Rock Hill’s Martha C. Faris, 89, is used to being the only woman in certain crowds.
She’s the only woman from World War II in the local Marine Corps League, the only woman from that war in her American Legion Post and, at a Columbia event for veterans, she was the only woman from World War II out of 8,000 people.
And at Sunday’s second annual Massing of the Colors, she was the only female veteran in sight.
“There’s not many of us left,” she said of her World War II veteran status.
Master Sgt. Faris enlisted in the U.S. Marines on Dec. 7, 1943 -- Faris remembers the exact day. She wanted to be sworn in in honor of her uncle. She attended boot camp at Camp Lejeune in North Carolina before being stationed at Cherry Point Air Station.
At the time, female soldiers were not sent overseas.
“They didn’t have barracks for women,” she said. “They had to put us in the men’s barracks.”
The next day, there were flower pots in front of the barracks to make it a little more female-friendly. Faris served for six years.
Sunday afternoon’s event at Rock Hill High School honored those who never had the chance to tell anyone themselves how many years they served -- because they died protecting the country they loved. It also voiced its support for the servicemen and women who have represented and continue to represent the American flag.
Major John Murray said the event is an “inspiring and patriotic ceremony,” assembling military, civic, patriotic and other organizations.
“It’s a refreshing tribute to our heritage and to the dead of all our wars who helped preserve it,” he said.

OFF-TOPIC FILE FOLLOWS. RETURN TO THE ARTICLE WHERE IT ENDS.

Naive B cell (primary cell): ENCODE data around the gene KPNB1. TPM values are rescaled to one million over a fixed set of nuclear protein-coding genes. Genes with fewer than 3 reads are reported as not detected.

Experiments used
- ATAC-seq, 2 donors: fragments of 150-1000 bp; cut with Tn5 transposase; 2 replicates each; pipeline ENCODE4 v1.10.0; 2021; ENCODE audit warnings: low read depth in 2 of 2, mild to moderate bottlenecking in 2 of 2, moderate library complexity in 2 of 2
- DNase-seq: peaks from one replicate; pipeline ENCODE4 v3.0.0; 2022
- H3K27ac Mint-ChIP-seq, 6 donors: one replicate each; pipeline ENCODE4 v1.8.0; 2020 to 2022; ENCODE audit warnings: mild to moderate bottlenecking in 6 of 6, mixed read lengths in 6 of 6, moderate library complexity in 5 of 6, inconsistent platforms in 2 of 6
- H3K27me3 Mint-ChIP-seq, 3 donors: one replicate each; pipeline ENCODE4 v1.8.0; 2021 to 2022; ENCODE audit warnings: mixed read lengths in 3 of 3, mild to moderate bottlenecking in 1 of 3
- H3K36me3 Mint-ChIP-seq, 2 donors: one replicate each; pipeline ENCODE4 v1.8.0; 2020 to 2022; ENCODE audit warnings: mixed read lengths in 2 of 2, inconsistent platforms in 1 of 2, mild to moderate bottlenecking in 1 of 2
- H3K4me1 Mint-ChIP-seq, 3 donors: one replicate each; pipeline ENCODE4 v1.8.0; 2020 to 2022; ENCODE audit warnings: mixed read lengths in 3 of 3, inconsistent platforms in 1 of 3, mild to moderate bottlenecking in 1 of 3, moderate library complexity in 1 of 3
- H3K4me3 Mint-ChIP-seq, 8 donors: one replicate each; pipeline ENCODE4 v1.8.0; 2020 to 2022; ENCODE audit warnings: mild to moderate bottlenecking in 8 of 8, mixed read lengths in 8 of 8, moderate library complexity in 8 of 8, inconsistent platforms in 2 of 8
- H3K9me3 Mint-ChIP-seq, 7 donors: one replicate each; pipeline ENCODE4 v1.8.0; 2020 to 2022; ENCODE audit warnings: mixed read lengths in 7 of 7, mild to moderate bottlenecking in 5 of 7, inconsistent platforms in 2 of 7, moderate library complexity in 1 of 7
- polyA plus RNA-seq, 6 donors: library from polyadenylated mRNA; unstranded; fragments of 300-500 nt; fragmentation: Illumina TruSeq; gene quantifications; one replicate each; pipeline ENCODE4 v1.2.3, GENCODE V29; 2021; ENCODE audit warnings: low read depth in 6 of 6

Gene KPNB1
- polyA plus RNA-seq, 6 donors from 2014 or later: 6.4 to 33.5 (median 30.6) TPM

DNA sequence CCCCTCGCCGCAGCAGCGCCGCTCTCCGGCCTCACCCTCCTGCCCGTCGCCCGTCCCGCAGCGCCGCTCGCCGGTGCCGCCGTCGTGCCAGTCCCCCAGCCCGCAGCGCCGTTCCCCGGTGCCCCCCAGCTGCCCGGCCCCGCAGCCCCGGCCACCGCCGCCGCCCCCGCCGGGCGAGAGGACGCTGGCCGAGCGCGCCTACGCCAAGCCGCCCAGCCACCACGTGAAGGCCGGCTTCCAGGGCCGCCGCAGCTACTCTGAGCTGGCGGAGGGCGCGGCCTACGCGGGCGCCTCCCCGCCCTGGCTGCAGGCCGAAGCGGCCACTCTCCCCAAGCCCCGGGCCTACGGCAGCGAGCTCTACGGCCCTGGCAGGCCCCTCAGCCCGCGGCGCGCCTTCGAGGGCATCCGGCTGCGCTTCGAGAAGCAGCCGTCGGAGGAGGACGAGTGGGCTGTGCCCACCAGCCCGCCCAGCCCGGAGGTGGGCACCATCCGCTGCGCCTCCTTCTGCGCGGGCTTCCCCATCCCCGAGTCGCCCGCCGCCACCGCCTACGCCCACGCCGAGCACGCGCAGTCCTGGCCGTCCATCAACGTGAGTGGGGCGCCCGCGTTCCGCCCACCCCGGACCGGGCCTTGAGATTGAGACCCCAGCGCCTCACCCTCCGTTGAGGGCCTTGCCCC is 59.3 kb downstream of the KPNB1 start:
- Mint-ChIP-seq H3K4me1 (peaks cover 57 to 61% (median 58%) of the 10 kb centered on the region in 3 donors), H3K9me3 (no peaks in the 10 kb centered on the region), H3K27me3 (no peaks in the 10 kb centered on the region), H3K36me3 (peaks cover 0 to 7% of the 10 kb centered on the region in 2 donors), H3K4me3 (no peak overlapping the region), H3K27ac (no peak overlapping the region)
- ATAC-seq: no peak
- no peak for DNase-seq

After recognizing Faris and L.C. Rice, a Pearl Harbor survivor from Rock Hill, more than 15 organizations marched through the high school’s auditorium to place their colors on the stage. Organizations included JROTC programs from Clover, Rock Hill, South Pointe and Gaffney high schools as well as American Legion posts in Rock Hill and Fort Mill, Cub Scout Pack #132 in Edgemoor, National Marine Corps League Old English Leathernecks in Rock Hill and the Rock Hill Police Department and York County Sheriff’s Office.
More than 20 flags were waving proud and true before the ceremony was near over.
The event was not just an honor for veterans; it was an honor for the teens in Rock Hill High’s JROTC.
Sophomore Matthew Chandler joined last year, inspired by his grandfathers, who served in World War II and the Vietnam War.
“I joined to better understand why my family joined the military and learn more about the military,” he said.
He added that his grandfathers are proud of his participation in the JROTC.
Freshman Jayz Boger said his great-grandfather served in several years, including World War II. Both students have aspirations of enlisting in the military, while freshman Braeden Wood talked of becoming a pilot.
“It makes you feel how important you can be, how significant of a difference one person can be,” Wood said of his participation in Sunday’s colors event.
Boger also felt the significance.
“It feels amazing,” he said, “knowing your school is holding an event where all of these branches are coming together,” he said.
Patriotism was also the word of the day with Maj. Gen. Wade M. McManus’s speech. McManus is a Richburg native who served 34 years in the military before retiring in 2005.
“There’s no better focus to talk about patriotism than that of the flag of the United States of America, our stars and stripes,” he said. “The most profound and powerful symbol of patriotism and freedom of democracy the world has ever known or will ever know.”
After giving the basic definition of patriotism, he said the American people come together “the moment there is a threat to the nation from an outside enemy.”
Patriotism inspires the people to noble deeds, he added, and nurtures incredible feelings of brotherhood.
In addition, “We’ve learned our service members are the best fighting force the world has known or will ever know,” McManus said. “We can be very proud of our men and women in uniform.
“Freedom is not and will never be free.”